In prior cases, this circuit has taken a categorical approach to section 924(c)(3)(B). In United States v. Springfield, 829 F.2d 860, 862-63 (9th Cir. 1987), this court concluded that involuntary manslaughter is categorically a crime of violence under subsection (B) because by its nature it carries the risk of physical force. Similarly, this court ruled that conspiracy to rob is a subsection (B) crime and categorically is a crime of violence in United States v. Mendez, 992 F.2d 1488, 1490 (9th Cir.) ("This categorical approach is in contrast to the circumstantial or case-by-case method that requires the district court to inquire into the facts of the particular case."), cert. denied sub nom. Chavez v. United States, ___ U.S., ___ 114 S. Ct. 262 (1993).
The legislative history to section 924(c) indicates that Congress intended a categorical approach to the "crime of violence" language in subsection (3)(B). The Senate Report stated:
The term means an offense . . . that has as an element the use, attempted use, or threatened use of physical force against the person or property of another, or any felony that, by its nature, involves the substantial risk that physical force against another person or property may be used in the course of its commission. The former category would include a threatened or attempted simple assault or battery on another person; offenses such as burglary in violation of a State law and the Assimilative Crimes Act would be included in the latter category in as much as such an offense would involve the substantial risk of physical force against another person or against the property.
Senate Comm. on Judiciary, Comprehensive Crime Control Act of 1983, S. Rep. No. 98-225, 98th Cong., 2d Sess. 307 (1984), reprinted in 1984 U.S.C.C.A.N. 3182, 3486-87.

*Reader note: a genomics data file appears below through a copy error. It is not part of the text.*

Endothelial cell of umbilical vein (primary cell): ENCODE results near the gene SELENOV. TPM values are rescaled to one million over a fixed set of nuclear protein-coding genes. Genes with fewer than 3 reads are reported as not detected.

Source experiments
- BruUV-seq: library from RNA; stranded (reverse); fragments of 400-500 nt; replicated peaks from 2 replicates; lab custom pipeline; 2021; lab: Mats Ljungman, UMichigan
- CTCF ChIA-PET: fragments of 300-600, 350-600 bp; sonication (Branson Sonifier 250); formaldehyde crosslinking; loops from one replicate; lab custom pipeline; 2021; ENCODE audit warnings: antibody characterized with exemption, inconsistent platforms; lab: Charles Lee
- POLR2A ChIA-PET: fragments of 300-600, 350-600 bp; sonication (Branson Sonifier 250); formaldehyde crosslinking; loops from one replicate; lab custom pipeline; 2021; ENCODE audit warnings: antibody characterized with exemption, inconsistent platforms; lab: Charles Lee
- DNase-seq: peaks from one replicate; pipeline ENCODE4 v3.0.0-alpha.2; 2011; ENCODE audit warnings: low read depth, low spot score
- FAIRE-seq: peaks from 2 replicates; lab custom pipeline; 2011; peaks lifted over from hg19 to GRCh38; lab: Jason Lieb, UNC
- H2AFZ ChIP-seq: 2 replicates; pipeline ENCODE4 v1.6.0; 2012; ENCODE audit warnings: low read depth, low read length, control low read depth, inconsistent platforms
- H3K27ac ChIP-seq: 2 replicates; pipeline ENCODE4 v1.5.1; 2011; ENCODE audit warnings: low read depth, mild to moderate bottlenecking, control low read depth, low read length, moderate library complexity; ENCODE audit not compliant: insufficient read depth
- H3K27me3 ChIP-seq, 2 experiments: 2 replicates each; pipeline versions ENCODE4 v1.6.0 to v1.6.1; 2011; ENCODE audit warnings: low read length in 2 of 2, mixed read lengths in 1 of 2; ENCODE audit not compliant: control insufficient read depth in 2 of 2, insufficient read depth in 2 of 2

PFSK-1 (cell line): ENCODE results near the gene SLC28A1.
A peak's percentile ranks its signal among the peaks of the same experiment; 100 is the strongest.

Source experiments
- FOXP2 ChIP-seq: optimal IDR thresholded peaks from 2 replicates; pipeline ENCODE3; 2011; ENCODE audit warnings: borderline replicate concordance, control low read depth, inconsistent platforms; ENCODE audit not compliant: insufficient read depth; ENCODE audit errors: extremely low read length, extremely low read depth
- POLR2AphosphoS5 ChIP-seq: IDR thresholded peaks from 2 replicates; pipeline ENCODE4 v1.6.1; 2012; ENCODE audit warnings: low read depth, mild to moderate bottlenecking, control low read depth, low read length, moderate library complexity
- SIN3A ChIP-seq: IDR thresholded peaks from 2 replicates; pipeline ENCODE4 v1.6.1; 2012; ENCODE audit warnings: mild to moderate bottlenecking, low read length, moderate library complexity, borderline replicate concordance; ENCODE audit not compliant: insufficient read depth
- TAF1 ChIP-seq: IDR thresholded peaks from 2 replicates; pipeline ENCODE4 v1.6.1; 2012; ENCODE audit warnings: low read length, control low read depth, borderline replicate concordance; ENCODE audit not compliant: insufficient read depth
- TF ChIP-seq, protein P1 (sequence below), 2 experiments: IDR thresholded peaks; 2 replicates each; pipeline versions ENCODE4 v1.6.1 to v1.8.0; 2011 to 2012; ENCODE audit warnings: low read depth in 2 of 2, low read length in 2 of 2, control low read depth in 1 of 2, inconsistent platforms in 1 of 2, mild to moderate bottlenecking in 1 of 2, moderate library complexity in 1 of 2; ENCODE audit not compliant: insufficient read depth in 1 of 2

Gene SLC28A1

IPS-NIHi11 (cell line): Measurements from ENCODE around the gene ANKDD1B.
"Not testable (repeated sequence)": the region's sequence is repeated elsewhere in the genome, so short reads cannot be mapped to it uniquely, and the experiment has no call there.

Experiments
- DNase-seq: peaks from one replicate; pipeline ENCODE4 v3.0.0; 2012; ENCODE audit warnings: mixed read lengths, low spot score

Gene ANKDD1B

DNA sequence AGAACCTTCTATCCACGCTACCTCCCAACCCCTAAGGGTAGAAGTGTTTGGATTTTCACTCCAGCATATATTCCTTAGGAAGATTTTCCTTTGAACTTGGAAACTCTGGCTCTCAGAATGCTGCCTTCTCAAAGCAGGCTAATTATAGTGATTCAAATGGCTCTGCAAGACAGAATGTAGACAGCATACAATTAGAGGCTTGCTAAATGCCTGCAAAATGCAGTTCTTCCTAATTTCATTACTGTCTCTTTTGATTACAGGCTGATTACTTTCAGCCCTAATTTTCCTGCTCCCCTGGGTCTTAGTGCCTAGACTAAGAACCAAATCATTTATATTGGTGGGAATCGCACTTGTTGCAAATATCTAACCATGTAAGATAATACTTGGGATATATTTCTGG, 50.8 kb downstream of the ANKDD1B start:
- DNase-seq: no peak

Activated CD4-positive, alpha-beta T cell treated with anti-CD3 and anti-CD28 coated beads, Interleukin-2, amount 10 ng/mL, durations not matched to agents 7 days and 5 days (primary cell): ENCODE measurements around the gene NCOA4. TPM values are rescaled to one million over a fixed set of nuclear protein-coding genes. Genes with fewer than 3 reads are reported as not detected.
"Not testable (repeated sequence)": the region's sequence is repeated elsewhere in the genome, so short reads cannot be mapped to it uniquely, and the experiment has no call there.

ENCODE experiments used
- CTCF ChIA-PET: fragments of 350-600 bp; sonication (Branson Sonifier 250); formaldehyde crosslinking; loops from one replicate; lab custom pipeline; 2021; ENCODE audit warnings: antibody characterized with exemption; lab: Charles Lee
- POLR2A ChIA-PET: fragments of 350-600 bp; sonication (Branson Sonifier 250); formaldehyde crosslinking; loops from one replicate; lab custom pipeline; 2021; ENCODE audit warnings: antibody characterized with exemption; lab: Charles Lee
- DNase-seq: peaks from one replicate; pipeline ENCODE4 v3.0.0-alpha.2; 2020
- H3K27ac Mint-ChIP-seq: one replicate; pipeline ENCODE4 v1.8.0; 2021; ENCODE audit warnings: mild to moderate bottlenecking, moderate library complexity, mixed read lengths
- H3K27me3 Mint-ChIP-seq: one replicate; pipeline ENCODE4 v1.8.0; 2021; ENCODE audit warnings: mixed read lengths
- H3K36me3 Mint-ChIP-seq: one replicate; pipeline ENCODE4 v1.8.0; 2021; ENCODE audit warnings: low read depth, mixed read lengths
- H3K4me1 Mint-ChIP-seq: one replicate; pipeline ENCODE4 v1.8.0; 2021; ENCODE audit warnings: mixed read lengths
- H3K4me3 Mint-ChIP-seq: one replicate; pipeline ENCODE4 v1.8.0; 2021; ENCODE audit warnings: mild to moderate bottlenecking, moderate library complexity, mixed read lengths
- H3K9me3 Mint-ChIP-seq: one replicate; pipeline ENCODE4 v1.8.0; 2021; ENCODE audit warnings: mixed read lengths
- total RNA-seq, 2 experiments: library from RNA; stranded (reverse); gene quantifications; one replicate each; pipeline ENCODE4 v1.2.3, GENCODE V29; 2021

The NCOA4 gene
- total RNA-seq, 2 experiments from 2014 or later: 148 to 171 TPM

Moreover, two other circuits have held that whether an offense is a crime of violence is a question of law. In United States v. Weston, 960 F.2d 212 (1st Cir. 1992), the First Circuit held that threatening physical retaliation for information given to law enforcement officials is categorically a crime of violence. The court reasoned that the matter "did not implicate the weighing of testimony, the assessment of credibility, the use of external facts, or the like." Id. at 217. In United States v. Aragon, 983 F.2d 1306 (4th Cir. 1993), the Fourth Circuit held that for the purposes of 18 U.S.C. § 16(b) — a statute identical to section 924(c)(3)(B) — attempting to help a prisoner escape is categorically a crime of violence. The court reasoned that when the statute refers to an offense that "by its nature" involves a substantial risk of force, it "directs the court to look to the generic nature of an offense . . . ." Id. at 1312.
 Ours would be a closer case were it not for the uniform holdings under other statutes and in other contexts that mere possession of an unregistered firearm is a crime of violence. That determination having been made, application of a categorical approach to section 924(c)(3)(B) is required by our cases.
 Contrary to the defendant's arguments, our holding today violates neither Gaudin nor this circuit's recent decision in United States v. Medjuck, 48 F.3d 1107 (9th Cir. 1995). In Gaudin, the U.S. Supreme Court affirmed the long-standing rule that juries have the constitutional duty to decide mixed questions of law and fact, ___ U.S. ___, 115 S.Ct. at 2314, and held that whether a matter is material is such a mixed question. Id. at 2320. Here, whether possession of a sawed-off shotgun is a crime of violence is a matter of law once the jury has determined the factual predicate that the defendant possessed an unregistered sawed-off shotgun. In Medjuck, we held that whether a vessel is within the jurisdiction of the United States — an element of a maritime drug statute — required a factual determination as to whether there was a nexus between the United States and the defendants. The court erroneously made that determination as a matter of law. It should have instructed that the jury must find nexus in order for the court to have jurisdiction.
 The district court properly instructed the jury that possession of an unregistered sawed-off shotgun is as a matter of law a "crime of violence" under 18 U.S.C. § 924(c)(3)(B). The district court's instructions were consistent with the language of the statute, the intent of Congress, and this circuit's categorical approach. We affirm.